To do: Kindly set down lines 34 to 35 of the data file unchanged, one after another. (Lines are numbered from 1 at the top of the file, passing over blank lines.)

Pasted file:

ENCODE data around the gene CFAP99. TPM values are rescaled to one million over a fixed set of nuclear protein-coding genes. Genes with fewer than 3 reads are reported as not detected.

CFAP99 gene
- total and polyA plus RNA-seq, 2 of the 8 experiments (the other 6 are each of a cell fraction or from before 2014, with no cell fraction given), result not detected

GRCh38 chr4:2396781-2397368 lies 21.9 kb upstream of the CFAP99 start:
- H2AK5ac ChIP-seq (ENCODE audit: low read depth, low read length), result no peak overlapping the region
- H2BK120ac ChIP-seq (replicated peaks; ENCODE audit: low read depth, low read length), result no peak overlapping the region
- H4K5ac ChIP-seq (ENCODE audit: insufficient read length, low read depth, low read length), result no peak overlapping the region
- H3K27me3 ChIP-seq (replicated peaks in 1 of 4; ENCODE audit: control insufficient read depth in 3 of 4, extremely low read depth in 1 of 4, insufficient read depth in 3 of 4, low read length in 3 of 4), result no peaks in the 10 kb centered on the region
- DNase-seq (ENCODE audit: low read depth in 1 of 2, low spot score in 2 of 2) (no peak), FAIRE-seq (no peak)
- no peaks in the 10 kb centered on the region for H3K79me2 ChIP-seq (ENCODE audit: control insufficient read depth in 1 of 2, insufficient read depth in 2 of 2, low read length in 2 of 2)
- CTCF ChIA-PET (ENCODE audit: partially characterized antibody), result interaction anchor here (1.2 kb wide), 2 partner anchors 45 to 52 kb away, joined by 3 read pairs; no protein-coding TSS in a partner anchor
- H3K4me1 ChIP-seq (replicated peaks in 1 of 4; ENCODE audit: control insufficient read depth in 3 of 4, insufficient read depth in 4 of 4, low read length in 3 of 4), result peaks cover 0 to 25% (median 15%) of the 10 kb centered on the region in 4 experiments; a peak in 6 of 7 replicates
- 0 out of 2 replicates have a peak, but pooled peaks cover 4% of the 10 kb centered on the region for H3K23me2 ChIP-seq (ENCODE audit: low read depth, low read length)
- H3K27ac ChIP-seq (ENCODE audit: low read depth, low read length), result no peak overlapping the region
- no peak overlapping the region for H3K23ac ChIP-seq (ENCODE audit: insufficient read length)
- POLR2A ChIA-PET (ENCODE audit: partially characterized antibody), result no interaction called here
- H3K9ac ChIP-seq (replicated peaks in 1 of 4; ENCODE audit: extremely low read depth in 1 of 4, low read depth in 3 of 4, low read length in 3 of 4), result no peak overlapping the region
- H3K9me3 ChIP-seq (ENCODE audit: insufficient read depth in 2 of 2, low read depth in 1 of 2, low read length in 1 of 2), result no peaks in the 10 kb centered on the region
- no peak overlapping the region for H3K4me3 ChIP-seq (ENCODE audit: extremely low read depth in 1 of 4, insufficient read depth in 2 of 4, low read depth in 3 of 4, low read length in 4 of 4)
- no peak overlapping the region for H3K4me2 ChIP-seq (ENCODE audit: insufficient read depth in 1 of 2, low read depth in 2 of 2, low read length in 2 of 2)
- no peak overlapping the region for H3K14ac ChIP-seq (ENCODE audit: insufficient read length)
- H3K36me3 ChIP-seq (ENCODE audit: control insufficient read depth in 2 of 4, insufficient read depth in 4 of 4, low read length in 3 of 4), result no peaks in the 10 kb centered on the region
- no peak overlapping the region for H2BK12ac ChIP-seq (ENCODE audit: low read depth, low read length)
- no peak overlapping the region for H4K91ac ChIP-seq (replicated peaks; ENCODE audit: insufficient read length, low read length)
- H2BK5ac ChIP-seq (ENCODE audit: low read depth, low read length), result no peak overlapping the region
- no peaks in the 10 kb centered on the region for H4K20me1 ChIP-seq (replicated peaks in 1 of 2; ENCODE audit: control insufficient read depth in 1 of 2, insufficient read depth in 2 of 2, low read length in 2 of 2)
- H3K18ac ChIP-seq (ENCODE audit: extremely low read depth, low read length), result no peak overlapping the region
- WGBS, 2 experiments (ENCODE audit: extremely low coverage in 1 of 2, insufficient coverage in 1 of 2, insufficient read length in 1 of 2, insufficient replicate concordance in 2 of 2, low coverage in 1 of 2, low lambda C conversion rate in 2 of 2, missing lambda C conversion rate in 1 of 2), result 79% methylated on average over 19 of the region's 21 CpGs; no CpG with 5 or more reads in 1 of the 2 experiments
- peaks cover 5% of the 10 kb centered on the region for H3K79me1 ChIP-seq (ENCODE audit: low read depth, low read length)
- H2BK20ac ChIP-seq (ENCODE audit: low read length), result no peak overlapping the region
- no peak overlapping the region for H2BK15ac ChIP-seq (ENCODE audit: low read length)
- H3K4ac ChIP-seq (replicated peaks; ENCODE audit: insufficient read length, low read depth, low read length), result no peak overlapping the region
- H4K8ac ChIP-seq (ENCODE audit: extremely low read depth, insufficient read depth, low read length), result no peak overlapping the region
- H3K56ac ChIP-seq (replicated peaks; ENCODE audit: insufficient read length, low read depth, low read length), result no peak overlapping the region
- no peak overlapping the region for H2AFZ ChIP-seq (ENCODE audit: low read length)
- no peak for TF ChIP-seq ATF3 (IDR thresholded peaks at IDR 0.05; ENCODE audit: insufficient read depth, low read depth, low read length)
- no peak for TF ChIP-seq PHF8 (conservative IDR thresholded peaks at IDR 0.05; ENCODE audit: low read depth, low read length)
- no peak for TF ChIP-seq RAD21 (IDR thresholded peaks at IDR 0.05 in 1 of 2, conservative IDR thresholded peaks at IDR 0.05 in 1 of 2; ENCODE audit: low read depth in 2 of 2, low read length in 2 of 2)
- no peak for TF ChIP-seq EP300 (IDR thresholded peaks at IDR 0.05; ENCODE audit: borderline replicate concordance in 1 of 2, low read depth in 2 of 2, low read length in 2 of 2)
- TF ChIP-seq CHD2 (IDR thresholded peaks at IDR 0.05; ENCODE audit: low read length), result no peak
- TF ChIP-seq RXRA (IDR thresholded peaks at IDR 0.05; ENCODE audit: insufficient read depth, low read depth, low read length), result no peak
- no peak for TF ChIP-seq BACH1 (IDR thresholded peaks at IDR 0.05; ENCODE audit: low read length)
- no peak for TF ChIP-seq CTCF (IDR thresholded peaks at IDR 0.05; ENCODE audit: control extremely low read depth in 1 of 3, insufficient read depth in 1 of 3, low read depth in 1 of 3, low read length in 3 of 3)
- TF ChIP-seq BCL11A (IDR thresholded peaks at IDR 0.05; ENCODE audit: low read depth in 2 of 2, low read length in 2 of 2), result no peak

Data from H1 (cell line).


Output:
- H3K56ac ChIP-seq (replicated peaks; ENCODE audit: insufficient read length, low read depth, low read length), result no peak overlapping the region
- no peak overlapping the region for H2AFZ ChIP-seq (ENCODE audit: low read length)